nick said...

laura k said...
[T]hat is the purpose: to put low-paid humans out of work.


I was really tempted to try one the first time I saw one (even knowing this) and my mom (who was visiting) stood firmly on no. I mean c'mon gadgetry--how can I not at least try it? And try it, I did...later.

I vote for humans (and especially humans having jobs).

richard said...

The irony, of course, is that it seems to take nearly as many people to oversee and trouble-shoot the blasted things as it took cashiers to do that job in the first place. Nearly.

laura k said...

I know that the history of human labour is a story of work once performed by humans, now performed by fewer humans using technology. I know there is no stopping this trend and I know there are certain advantages to it. (I do NOT miss typewriters. Or the quill pen. Etc.)

However... some work is just performed better by humans. And I wonder if you factored into the cost of these machines, and maintenance, and oversight (as Richard says), not to mention kickbacks, compared with the measly salaries of cashiers, if there is actually a savings - or if the costs have just been shifted, and now Diebold or somesuch pockets what used to feed the cashier's family.

tim said...

I agree, those machines are shit. Although I've sort of learned how to work them recently so they aren't that bad to me - especially when the cashier takes a minute to scan the rolodex for every 'obscure' piece of produce that I buy that doesn't have a sticker on it (i.e. avocados). Of course, most cashiers know their stuff but there are the odd ones that were just hired or whatever, and don't know their SKUs. Usually they have the longest lines though, so I usually pass by them anyway.

Machines are definitely taking over for cheaper 'labour' and it sucks. But I take full advantage of their "scanning code of practice" here in Ontario (if anything scans incorrectly, their way or yours, its free - or if its more than $10, you get the first $10 off) so I think I've broken even over the years.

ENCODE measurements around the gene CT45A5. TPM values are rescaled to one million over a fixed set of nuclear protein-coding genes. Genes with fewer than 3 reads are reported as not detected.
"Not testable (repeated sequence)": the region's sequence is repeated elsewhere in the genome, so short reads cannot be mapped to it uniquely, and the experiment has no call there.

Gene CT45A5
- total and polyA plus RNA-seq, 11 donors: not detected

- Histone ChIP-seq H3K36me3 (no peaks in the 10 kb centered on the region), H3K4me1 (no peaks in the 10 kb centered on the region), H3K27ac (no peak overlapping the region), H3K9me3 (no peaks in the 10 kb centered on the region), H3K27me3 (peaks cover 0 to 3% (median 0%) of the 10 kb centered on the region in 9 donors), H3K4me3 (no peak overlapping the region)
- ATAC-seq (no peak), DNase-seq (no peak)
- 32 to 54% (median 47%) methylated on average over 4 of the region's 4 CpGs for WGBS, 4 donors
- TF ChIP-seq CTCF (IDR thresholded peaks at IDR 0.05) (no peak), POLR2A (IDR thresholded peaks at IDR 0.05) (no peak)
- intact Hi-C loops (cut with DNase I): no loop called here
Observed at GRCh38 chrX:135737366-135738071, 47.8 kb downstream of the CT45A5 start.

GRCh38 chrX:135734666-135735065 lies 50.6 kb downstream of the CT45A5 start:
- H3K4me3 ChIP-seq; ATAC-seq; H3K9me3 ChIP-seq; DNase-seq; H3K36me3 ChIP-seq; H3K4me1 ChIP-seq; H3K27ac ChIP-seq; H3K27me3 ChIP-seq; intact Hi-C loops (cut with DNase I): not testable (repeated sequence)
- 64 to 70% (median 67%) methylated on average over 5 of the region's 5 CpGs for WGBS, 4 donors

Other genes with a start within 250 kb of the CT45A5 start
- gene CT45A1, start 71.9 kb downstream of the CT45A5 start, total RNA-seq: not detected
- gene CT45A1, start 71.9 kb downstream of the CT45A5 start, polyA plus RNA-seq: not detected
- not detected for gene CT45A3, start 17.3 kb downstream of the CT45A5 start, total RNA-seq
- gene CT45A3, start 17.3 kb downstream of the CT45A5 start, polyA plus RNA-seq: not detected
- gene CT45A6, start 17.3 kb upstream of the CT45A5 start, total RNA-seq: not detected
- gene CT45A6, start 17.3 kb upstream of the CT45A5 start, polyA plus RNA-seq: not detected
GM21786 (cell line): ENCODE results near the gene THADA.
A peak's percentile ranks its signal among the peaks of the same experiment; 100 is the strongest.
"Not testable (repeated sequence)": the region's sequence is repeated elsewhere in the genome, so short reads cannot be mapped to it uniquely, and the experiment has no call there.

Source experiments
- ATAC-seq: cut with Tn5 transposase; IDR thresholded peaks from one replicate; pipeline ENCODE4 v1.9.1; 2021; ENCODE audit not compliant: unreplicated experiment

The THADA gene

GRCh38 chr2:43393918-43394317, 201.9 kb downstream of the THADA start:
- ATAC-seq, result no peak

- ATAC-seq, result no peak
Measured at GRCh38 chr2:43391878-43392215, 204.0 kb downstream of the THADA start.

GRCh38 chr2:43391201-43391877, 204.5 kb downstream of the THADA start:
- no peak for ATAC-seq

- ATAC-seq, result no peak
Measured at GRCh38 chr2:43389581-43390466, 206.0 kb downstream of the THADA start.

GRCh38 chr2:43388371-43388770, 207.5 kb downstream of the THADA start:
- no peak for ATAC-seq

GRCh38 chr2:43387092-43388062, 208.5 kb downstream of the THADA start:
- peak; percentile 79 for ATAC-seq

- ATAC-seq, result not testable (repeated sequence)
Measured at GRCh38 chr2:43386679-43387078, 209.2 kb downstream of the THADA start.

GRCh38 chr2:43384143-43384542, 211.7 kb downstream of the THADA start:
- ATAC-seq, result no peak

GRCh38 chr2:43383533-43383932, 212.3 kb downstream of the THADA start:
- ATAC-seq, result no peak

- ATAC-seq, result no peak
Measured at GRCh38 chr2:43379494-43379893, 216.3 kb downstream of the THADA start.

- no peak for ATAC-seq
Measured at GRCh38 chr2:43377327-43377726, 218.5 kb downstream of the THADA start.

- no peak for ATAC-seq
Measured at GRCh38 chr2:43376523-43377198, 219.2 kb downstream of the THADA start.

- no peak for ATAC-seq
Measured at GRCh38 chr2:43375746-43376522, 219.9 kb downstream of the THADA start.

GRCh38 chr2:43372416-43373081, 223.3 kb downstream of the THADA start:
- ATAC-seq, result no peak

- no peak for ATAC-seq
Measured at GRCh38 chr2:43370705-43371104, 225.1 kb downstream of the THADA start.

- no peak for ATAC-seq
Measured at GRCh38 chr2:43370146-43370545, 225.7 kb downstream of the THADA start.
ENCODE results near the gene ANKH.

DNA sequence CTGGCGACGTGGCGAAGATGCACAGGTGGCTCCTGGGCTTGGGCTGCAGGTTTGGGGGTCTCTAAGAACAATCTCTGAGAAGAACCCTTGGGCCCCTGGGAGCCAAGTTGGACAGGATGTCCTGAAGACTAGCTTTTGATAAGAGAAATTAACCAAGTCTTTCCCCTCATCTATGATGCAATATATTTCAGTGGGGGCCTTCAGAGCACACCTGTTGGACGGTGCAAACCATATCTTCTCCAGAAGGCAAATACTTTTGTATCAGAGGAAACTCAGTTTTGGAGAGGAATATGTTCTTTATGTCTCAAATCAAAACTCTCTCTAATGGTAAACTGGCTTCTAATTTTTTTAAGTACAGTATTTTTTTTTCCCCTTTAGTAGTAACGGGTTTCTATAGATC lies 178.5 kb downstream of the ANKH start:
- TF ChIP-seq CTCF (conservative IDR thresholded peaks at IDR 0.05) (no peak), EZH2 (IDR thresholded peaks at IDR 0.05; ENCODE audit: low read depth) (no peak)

As for the tunes in the supermarket, there's one store in Hamilton that I used to shop at (and still occasionally do) that plays great music! I dunno where they get the feed from, but there's always sweet Dead or Stones songs playing whenever I go in there. Not 'top 40' stuff, but actual good songs! So weird, and so great.

richard said...

RE: Muzak/Music

Our Overwaitea store here (yes, that's a real grocery store chain in BC) plays some classic rock station that actually plays classic rock. It's excellent.

Now if they really want to enhance the shopping experience they HAVE to introduce these - http://ow.ly/3XDMq

laura k said...

OMG, I want to do fast-lane shopping! In Tim's supermarket with the good music!

Heather said...

These things suck. They ruin a great shopping trip. Had one gal at a store tell me that I had done it all wrong, when one of my items would not scan. Sick.

Rob said...

One of the last times I used self-checkout the machine wouldn't let me purchase motor oil until a human confirmed I was over 18 years of age.

Last time I checked, there was no law saying you had to be 18 to buy motor oil.